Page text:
Category Archives: Saints

St Amos

14 Bible Historiale, The Call of Amos Artwork: Amos as shepherd Artist: UNKNOWN; Illustrator of Petrus Comestor’s ‘Bible Historiale’, France, 1372 Date: 1372 Technique: Miniature Location: Museum Meermanno Westreenianum, The Hague Notes: From Petrus Comestor’s “Bible Historiale” (manuscript “Den Haag, MMW, 10 B 23”). According to Museum Meermanno’s database, the picture depicts Joel. We do not know about Joel’s earlier profession, and it seems more probable that the picture depicts Amos. Subject: The Call of Amos Hosts: Museum Meermanno and Koninklijke Bibliotheek, The Hague: Interactive Presentation of Handwritings [IMAGE]

The Novus Ordo Liturgy does not liturgically commemorate OT prophets but the older form of the Mass does, as well as the Byzantine Liturgy. The Roman Martyrology lists Amos as the first saint of the list for March 31: “At Thecua, in Palestine, the holy prophet Amos, whom the priest Amasias frequently scourged, and whose temples Ozias, that priest’s son, pierced with an iron spike. Being carried half dead to his native place, he expired there and was buried with his forefathers” (Roman Martyrology).

As you know, the Book of Amos is one of the twelve minor prophets. The name Amos means “Burden” in Hebrew. Amos’ biography says that he lived in the 700s B.C. during the reigns of King Uzziah of Judah and King Jeroboam II of Israel, that he was a contemporary of the holy prophet Jonah, and he exercised his prophetic ministry prior to God’s call of Isaiah.

The prophetic book reveals that Amos was a herdsman and dresser of sycamore trees. The Holy Prophet Amos calls for the restoration of Israel under the Messianic Dynasty of King David rejecting Israel’s grievous immorality and the warning of God’s wrath.

St Amos, pray for us as we make our way through Lent shedding sin and asking for God’s grace.

St Joseph guided St Teresa of Avila

“I took for my patron and lord the glorious St. Joseph, and recommended myself earnestly to him. I saw clearly that both out of this my present trouble, and out of others of greater importance, relating to my honor and the loss of my soul, this my father and lord delivered me, and rendered me greater services than I knew how to ask for. I cannot call to mind that I have ever asked him at any time for anything which he has not granted; and I am filled with amazement when I consider the great favors which God has given me through this blessed Saint; the dangers from which he has delivered me, both of body and of soul.”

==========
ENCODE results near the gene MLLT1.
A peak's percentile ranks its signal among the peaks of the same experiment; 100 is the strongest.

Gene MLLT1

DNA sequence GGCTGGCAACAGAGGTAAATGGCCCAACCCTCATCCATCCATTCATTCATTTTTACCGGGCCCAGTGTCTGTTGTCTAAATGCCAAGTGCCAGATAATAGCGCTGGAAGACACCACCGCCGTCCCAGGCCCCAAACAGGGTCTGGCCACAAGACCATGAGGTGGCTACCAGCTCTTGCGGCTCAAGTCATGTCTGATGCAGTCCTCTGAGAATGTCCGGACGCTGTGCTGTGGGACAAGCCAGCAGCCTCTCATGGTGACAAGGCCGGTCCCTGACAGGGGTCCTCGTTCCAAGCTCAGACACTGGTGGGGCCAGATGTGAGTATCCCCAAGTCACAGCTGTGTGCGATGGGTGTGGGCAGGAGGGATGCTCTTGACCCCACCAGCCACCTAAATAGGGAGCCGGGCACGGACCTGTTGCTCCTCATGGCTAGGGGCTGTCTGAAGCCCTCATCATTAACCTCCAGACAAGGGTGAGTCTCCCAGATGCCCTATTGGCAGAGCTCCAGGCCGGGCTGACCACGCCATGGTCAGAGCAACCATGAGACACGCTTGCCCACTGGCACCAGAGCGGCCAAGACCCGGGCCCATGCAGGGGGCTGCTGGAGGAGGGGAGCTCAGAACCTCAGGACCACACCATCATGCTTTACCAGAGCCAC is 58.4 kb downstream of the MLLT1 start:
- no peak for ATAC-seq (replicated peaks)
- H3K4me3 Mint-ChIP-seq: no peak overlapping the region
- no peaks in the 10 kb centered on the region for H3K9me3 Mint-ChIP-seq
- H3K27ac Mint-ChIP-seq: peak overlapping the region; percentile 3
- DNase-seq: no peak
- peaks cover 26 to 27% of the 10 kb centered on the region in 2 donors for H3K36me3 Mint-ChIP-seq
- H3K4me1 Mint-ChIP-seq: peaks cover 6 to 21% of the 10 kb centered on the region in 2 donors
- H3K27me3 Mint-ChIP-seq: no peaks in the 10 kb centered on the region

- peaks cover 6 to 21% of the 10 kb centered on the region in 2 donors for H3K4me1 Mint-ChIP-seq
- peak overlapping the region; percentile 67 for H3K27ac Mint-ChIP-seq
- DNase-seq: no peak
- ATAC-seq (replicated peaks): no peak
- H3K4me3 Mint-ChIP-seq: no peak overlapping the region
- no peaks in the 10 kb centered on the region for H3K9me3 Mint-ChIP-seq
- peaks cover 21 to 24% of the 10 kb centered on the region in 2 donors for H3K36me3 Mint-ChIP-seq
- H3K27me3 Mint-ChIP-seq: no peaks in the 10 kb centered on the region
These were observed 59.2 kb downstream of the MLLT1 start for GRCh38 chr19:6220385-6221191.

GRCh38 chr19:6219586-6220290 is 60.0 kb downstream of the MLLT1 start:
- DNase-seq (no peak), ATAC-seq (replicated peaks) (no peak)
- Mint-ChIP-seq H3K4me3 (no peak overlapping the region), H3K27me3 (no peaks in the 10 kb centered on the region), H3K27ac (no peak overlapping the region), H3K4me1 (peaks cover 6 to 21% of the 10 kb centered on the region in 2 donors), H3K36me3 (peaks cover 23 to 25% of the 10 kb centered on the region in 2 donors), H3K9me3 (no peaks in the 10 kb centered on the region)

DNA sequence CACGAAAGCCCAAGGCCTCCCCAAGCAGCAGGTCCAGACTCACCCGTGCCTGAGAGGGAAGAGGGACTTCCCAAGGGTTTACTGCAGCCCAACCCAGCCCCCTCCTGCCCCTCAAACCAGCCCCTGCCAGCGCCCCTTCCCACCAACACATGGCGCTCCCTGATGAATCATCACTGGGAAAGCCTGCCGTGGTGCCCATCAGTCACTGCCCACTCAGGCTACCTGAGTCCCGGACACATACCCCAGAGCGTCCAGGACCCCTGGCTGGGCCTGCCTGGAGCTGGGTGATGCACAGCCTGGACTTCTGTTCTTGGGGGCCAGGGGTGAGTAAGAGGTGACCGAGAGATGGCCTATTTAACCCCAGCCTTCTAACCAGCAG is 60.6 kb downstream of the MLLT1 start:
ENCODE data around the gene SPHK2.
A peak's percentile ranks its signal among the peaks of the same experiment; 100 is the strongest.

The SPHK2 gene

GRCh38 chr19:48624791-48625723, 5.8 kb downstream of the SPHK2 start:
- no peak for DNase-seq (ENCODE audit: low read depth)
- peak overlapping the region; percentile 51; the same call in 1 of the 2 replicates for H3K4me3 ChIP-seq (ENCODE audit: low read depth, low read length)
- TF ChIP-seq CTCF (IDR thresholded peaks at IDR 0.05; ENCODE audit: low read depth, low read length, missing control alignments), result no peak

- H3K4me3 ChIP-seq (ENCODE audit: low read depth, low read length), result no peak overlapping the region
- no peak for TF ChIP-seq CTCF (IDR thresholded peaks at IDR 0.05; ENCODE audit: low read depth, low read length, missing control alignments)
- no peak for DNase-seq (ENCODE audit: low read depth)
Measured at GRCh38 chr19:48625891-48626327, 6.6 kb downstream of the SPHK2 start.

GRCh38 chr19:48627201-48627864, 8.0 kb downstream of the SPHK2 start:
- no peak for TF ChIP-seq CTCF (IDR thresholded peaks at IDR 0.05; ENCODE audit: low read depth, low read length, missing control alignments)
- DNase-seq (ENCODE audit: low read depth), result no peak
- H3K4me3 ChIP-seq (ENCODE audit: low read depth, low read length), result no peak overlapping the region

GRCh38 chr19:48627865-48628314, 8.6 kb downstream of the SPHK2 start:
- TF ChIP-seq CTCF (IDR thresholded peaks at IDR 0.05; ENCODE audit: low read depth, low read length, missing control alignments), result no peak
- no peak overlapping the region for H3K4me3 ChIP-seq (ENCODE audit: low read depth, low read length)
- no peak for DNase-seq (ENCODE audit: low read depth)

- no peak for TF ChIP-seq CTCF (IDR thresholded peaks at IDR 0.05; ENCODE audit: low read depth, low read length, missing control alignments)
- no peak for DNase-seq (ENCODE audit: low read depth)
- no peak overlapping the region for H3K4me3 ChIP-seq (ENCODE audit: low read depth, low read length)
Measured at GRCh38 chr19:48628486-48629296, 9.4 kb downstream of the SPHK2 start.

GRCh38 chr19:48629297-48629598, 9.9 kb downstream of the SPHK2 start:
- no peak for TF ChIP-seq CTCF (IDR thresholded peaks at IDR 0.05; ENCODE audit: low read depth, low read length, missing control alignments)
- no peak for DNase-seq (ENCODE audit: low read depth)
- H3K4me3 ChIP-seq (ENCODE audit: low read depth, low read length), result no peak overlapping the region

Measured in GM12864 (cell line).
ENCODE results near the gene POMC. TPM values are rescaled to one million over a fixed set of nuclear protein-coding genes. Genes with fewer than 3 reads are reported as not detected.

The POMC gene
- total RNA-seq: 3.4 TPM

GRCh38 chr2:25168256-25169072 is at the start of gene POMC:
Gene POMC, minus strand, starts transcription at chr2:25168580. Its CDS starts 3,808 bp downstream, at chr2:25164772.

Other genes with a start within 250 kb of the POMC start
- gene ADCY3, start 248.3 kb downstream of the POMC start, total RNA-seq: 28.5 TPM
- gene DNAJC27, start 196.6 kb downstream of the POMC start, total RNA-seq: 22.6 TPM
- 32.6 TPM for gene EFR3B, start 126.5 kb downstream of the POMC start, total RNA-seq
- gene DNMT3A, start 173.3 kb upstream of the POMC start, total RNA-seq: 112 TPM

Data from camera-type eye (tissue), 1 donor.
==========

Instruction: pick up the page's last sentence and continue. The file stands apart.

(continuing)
Saint Teresa of Avila
Autobiography, VI, 9

Blessed Basil Moreau

Basil MoreauToday, in some places, Blessed Basil Moreau, C.S.C., is liturgically remembered. He is the founder of the Congregation of Holy Cross, the same congregation that administers institutions like my alma Mater, the great University of Notre Dame but also Stonehill College and the University of Portland. I am indebted to the Moreau’s Congregation. He  died on this date in 1873, and was beatified in September 2006.

The Holy Cross Fathers write: “Ordained in 1821, Blessed Basil Moreau, prior to sending Holy Cross Religious to the United States, dedicated himself to the teaching and spiritual accompaniment of seminarians who were entrusted to him, while also serving as a preacher and organizer. Though present circumstances differ much from Blessed Moreau’s time, Holy Cross Religious carry on the same activities and mission he began so long ago.”

Blessed Basil Moreau, pray for us.

St Sylvester

silvester-pope

St Thomas Becket

becketLet the trumpet resound, Thomas the martyr,
so that the vine of Christ may be free.

Out of the chaff was sifted this corn
And else the church had been forlorn;
To God’s grange now wert thou borne, [i.e. carried]
O martyr Thomas, O martyr Thomas, O martyr Thomas.

In London was born this martyr, truly;
He held the primacy of Canterbury,
To whom we sing devoutly:
O martyr Thomas, O martyr Thomas, O martyr Thomas.

(image of the icon from St Louis Abbey)

About the author

Paul A. Zalonski is from New Haven, CT. He is a member of the Fraternity of Communion and Liberation, a Catholic ecclesial movement, and an Oblate of Saint Benedict. Contact Paul at paulzalonski[at]yahoo.com.
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